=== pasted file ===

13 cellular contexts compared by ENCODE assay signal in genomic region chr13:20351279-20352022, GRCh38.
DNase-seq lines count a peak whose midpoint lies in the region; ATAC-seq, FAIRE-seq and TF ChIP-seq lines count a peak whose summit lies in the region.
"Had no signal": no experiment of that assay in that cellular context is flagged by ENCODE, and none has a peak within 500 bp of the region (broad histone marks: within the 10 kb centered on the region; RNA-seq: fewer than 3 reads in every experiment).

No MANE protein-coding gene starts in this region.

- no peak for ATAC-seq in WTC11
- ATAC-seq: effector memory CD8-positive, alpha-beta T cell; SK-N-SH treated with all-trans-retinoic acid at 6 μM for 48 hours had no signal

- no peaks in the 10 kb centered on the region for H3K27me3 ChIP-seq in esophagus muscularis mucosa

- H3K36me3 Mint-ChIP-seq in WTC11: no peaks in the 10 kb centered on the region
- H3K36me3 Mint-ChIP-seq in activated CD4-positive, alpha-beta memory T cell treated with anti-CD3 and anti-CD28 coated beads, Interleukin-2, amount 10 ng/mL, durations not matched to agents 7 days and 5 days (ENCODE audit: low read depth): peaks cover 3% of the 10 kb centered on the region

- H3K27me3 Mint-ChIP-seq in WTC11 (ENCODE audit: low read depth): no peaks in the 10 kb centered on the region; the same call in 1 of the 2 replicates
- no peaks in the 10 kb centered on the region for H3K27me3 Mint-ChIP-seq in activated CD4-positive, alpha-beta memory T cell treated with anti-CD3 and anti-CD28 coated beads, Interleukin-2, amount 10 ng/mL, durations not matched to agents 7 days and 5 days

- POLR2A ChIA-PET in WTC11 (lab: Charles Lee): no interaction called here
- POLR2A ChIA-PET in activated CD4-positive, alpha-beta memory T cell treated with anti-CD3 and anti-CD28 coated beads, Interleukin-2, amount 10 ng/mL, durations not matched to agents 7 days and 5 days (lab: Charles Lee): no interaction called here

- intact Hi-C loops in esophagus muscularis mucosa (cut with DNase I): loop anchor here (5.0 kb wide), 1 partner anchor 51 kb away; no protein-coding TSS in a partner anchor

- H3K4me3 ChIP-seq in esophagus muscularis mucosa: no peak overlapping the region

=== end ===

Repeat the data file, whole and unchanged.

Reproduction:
13 cellular contexts compared by ENCODE assay signal in genomic region chr13:20351279-20352022, GRCh38.
DNase-seq lines count a peak whose midpoint lies in the region; ATAC-seq, FAIRE-seq and TF ChIP-seq lines count a peak whose summit lies in the region.
"Had no signal": no experiment of that assay in that cellular context is flagged by ENCODE, and none has a peak within 500 bp of the region (broad histone marks: within the 10 kb centered on the region; RNA-seq: fewer than 3 reads in every experiment).

No MANE protein-coding gene starts in this region.

- no peak for ATAC-seq in WTC11
- ATAC-seq: effector memory CD8-positive, alpha-beta T cell; SK-N-SH treated with all-trans-retinoic acid at 6 μM for 48 hours had no signal

- no peaks in the 10 kb centered on the region for H3K27me3 ChIP-seq in esophagus muscularis mucosa

- H3K36me3 Mint-ChIP-seq in WTC11: no peaks in the 10 kb centered on the region
- H3K36me3 Mint-ChIP-seq in activated CD4-positive, alpha-beta memory T cell treated with anti-CD3 and anti-CD28 coated beads, Interleukin-2, amount 10 ng/mL, durations not matched to agents 7 days and 5 days (ENCODE audit: low read depth): peaks cover 3% of the 10 kb centered on the region

- H3K27me3 Mint-ChIP-seq in WTC11 (ENCODE audit: low read depth): no peaks in the 10 kb centered on the region; the same call in 1 of the 2 replicates
- no peaks in the 10 kb centered on the region for H3K27me3 Mint-ChIP-seq in activated CD4-positive, alpha-beta memory T cell treated with anti-CD3 and anti-CD28 coated beads, Interleukin-2, amount 10 ng/mL, durations not matched to agents 7 days and 5 days

- POLR2A ChIA-PET in WTC11 (lab: Charles Lee): no interaction called here
- POLR2A ChIA-PET in activated CD4-positive, alpha-beta memory T cell treated with anti-CD3 and anti-CD28 coated beads, Interleukin-2, amount 10 ng/mL, durations not matched to agents 7 days and 5 days (lab: Charles Lee): no interaction called here

- intact Hi-C loops in esophagus muscularis mucosa (cut with DNase I): loop anchor here (5.0 kb wide), 1 partner anchor 51 kb away; no protein-coding TSS in a partner anchor

- H3K4me3 ChIP-seq in esophagus muscularis mucosa: no peak overlapping the region